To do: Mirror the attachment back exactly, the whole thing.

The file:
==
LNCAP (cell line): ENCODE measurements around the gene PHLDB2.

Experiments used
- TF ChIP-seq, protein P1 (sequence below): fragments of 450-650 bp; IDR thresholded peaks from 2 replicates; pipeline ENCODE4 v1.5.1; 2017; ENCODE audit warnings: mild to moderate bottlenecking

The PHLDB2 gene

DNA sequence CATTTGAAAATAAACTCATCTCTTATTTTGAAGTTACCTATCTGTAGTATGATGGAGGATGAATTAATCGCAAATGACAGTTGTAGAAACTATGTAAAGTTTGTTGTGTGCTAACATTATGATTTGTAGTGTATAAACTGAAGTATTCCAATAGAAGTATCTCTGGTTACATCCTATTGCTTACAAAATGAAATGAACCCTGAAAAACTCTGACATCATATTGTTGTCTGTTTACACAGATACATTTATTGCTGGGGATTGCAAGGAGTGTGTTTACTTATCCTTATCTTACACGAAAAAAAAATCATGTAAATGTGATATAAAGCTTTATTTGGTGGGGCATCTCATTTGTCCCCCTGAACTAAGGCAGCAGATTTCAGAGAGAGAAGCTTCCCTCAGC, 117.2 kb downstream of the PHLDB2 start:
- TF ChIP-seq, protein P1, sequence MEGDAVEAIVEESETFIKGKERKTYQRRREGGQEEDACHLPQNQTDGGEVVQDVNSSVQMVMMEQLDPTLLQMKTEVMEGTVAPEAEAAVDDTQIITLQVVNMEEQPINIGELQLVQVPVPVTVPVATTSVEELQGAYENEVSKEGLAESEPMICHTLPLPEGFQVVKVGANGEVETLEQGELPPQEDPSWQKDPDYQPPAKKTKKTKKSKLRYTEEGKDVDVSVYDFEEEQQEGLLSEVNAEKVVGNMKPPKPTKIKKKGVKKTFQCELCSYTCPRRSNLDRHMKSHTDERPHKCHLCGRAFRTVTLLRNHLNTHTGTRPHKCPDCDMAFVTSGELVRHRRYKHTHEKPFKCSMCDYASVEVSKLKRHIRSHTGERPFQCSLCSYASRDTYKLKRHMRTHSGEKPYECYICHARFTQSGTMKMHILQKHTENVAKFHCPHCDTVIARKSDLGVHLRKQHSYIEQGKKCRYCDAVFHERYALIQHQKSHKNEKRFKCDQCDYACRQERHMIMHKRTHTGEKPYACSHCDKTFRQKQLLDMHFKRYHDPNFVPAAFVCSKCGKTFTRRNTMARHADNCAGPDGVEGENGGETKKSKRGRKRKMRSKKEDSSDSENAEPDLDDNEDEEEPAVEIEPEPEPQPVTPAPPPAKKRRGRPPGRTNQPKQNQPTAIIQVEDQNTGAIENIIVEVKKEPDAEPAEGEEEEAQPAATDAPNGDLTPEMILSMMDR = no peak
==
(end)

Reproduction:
LNCAP (cell line): ENCODE measurements around the gene PHLDB2.

Experiments used
- TF ChIP-seq, protein P1 (sequence below): fragments of 450-650 bp; IDR thresholded peaks from 2 replicates; pipeline ENCODE4 v1.5.1; 2017; ENCODE audit warnings: mild to moderate bottlenecking

The PHLDB2 gene

DNA sequence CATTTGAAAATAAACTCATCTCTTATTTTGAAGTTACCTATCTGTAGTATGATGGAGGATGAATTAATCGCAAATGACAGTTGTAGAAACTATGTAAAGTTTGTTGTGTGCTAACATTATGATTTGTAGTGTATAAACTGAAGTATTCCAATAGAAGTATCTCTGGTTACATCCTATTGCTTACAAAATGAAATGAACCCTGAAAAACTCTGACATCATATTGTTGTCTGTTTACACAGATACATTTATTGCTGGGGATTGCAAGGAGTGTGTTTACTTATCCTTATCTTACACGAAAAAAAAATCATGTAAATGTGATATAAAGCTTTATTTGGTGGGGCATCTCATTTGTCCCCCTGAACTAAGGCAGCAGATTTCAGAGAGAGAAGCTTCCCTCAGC, 117.2 kb downstream of the PHLDB2 start:
- TF ChIP-seq, protein P1, sequence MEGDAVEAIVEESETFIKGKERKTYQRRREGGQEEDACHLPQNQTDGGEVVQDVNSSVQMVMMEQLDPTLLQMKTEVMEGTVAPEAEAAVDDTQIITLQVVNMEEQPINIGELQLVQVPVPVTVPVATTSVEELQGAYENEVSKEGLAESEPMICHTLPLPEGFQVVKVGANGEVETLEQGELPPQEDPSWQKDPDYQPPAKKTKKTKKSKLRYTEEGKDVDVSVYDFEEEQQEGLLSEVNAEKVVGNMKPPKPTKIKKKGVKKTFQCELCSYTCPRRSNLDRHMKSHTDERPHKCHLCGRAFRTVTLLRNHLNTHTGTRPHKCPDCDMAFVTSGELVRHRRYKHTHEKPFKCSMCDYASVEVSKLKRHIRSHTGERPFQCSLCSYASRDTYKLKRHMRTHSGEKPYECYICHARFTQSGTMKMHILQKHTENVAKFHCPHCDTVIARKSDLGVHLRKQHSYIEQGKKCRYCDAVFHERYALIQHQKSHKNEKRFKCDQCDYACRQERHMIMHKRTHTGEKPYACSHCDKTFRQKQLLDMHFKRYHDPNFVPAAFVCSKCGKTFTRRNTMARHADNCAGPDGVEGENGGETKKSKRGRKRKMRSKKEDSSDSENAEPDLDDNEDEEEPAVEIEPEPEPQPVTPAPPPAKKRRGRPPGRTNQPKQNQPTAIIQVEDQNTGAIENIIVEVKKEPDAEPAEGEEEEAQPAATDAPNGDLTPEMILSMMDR = no peak